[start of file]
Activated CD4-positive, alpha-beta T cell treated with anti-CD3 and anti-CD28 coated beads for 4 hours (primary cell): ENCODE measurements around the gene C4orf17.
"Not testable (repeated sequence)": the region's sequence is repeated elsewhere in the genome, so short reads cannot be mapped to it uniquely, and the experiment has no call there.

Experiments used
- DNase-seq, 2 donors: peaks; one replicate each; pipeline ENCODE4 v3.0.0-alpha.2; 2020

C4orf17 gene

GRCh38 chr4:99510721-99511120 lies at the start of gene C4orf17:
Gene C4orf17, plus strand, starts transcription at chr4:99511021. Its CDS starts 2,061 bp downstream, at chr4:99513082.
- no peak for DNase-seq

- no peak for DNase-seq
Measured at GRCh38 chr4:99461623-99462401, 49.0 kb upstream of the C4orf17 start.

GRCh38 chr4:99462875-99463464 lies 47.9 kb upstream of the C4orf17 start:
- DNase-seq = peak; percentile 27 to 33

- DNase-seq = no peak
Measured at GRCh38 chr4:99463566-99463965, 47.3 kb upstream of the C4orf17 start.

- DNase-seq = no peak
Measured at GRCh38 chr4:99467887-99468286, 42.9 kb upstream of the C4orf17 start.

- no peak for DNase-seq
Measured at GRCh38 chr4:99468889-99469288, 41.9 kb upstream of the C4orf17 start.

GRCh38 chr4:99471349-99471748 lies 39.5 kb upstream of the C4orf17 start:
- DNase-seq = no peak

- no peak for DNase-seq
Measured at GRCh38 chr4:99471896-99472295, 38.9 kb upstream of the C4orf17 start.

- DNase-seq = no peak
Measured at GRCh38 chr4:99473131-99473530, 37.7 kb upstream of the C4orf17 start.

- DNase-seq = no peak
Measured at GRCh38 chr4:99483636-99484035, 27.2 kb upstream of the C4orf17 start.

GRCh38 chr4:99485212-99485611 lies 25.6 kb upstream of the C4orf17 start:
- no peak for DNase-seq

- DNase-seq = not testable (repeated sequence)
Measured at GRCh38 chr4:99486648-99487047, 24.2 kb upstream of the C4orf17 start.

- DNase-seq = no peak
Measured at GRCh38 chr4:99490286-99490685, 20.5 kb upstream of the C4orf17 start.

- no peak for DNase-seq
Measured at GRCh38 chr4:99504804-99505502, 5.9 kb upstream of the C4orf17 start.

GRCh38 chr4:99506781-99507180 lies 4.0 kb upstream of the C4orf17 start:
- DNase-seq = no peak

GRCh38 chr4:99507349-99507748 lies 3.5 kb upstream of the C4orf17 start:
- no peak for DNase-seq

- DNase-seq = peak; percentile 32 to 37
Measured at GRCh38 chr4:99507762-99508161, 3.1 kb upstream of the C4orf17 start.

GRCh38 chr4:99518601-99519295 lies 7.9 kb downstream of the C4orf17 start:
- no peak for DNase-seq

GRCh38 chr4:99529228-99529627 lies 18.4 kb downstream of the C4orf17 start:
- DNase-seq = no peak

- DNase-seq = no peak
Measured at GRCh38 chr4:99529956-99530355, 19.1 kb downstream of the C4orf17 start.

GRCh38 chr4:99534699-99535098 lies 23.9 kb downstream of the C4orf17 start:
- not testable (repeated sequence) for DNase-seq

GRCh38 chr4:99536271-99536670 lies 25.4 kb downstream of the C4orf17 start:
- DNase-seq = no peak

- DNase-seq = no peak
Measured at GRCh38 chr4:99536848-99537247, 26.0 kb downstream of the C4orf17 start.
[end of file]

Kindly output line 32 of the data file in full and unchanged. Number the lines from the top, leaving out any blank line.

Measured at GRCh38 chr4:99490286-99490685, 20.5 kb upstream of the C4orf17 start.